A History of the Barricade by Eric Hazan

In the history of European revolutions, the barricade stands as a glorious emblem. Its symbolic importance arises principally from the barricades of Eric Hazan’s native Paris, where they were instrumental in the revolts of the nineteenth century, helping to shape the political life of a continent.

The barricade was always a makeshift construction (the word derives frombarrique or barrel), and in working-class districts these ersatz fortifications could spread like wildfire. They doubled as a stage, from which insurgents could harangue soldiers and subvert their allegiance. Their symbolic power persisted into May 1968 and, more recently, the Occupy movements.



The Invention of Paris: A History in Footsteps by Eric Hazan

The Invention of Paris is a tour through the streets and history of the French capital under the guidance of radical Parisian author and publisher Eric Hazan. 

Hazan reveals a city whose squares echo with the riots, rebellions and revolutions of the nineteenth and twentieth centuries. Combining the raconteur’s ear for a story with a historian’s command of the facts, he introduces an incomparable cast of characters: the literati, the philosophers and the artists—Balzac, Baudelaire, Blanqui, Flaubert, Hugo, Maney, and Proust, of course; but also Doisneau, Nerval and Rousseau. 

It is a Paris dyed a deep red in its convictions. It is haunted and vitalized by the history of the barricades, which Hazan retells in rich detail. The Invention of Paris opens a window on the forgotten byways of the capital’s vibrant and bloody past, revealing the city in striking new colors.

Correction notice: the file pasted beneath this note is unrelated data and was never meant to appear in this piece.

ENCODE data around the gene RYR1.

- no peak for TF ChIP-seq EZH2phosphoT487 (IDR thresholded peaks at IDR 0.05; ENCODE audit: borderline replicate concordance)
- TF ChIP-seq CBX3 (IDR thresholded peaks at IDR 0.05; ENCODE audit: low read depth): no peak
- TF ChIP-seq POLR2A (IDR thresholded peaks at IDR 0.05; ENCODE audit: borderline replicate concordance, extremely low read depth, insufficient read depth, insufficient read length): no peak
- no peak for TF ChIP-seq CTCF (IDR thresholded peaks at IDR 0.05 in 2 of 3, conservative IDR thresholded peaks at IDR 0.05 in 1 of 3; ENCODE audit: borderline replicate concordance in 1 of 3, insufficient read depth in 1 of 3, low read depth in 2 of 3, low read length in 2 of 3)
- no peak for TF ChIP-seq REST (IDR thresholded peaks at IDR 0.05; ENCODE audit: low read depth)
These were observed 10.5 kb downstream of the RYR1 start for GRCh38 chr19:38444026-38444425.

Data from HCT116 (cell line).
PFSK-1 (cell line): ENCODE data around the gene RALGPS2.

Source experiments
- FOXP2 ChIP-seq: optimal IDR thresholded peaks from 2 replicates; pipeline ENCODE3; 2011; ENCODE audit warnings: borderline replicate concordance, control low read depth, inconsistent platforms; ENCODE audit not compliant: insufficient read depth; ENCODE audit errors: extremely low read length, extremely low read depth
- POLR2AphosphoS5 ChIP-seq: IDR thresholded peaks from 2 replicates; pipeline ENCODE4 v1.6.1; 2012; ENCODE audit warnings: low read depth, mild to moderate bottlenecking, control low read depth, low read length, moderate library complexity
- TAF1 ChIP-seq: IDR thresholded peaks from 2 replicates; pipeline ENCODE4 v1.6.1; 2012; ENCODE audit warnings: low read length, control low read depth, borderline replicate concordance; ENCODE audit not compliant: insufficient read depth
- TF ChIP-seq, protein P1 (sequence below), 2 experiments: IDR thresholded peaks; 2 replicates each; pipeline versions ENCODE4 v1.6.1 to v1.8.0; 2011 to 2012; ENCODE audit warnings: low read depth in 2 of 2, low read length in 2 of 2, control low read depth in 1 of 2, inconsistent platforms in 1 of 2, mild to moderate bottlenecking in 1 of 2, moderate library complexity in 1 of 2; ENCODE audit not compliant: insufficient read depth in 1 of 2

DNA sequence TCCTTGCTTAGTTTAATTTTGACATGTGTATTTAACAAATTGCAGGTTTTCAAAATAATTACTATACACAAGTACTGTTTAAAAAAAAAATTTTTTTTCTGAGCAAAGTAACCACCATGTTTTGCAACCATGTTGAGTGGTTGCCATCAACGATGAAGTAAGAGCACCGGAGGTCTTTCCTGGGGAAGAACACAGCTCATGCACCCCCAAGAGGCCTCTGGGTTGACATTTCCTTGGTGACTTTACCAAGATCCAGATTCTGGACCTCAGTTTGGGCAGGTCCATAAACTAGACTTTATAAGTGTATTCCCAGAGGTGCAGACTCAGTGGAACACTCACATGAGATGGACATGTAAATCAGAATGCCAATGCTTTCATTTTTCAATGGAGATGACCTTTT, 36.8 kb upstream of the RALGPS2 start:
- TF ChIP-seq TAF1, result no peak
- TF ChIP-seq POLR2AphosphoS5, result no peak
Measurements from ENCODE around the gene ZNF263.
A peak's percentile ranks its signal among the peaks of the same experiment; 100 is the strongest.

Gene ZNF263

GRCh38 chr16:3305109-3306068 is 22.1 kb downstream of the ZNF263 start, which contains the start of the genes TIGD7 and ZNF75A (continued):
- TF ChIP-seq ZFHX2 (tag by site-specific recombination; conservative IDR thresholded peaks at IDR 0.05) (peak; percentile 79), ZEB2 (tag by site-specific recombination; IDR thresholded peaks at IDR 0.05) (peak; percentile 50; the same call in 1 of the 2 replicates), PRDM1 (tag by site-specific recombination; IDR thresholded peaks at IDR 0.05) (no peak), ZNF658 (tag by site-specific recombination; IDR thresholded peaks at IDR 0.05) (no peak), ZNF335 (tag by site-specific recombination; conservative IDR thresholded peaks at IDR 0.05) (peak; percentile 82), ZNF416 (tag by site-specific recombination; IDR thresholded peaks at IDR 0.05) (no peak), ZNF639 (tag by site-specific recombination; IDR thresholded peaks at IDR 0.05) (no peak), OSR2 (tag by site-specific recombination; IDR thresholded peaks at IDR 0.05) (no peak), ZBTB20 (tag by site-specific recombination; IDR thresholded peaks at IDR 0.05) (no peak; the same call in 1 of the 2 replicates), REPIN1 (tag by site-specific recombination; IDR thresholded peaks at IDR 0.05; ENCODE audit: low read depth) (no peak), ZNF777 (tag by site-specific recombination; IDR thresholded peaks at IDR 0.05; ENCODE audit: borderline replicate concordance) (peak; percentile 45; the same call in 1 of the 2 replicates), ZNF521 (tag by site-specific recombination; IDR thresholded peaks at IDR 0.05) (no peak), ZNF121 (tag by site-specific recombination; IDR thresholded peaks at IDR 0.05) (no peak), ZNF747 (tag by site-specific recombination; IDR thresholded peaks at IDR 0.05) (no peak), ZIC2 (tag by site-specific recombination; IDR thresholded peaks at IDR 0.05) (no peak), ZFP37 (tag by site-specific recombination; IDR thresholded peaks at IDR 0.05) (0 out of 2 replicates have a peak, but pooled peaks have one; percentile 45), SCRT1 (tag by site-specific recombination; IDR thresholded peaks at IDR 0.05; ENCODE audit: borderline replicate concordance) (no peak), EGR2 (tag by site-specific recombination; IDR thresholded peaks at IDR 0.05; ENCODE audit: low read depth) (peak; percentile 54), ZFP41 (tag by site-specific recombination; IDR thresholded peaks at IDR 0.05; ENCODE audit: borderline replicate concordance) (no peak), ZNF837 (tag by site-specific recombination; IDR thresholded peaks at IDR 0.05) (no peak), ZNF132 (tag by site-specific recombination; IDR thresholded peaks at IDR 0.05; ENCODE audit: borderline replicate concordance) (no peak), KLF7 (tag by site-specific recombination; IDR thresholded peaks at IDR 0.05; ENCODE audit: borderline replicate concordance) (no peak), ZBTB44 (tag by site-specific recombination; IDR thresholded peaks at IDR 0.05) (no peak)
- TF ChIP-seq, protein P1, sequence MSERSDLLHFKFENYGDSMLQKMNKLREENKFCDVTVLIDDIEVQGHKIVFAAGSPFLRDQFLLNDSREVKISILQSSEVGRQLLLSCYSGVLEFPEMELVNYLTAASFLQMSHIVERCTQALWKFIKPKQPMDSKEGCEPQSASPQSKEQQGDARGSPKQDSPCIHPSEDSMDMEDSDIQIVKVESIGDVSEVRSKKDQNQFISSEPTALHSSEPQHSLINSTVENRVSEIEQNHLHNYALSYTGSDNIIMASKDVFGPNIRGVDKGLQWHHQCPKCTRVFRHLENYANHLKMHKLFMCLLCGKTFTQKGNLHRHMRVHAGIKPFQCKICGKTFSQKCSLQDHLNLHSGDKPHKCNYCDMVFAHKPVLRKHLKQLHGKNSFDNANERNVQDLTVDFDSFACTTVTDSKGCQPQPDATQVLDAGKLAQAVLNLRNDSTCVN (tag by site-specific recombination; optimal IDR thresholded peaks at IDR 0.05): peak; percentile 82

Polemics by Alain Badiou 

Polemics is a series of brilliant metapolitical reflections, demolishing established opinion and dominant propaganda, and reorienting our understanding of events from the Kosovo and Iraq wars to the Paris Commune and the Cultural Revolution. At once witty and profound, Badiou presents a series of radical philosophical engagements with politics, and questions what constitutes political truth.

Film and the Anarchist Imagination by Richard Porton

From the early cinema of Griffith and René Clair, to the work of Godard, Lina Wertmüller, Lizzie Borden and Ken Loach, Porton analyzes portrayals of anarchism in film, presenting commentaries and critiques of such classics as Zéro de ConduiteTout Va Bien, and Love and Anarchy. In addition, he provides an excellent guide to the complex traditions of anarchist thought, from Bakunin and Kropotkin to Emma Goldman and Murray Bookchin, disclosing a rich historical legacy that encompasses the Paris Commune, the Haymarket martyrs, the anarcho-syndicalists of the Spanish Civil War, as well as more familiar contemporary avatars like the Situationists and the enragés of May 1968.

The Last Communard: Adrien Lejeune, the Unexpected Life of a Revolutionary by Gavin Bowd is 50% off until July 4th! Click here to activate the discount.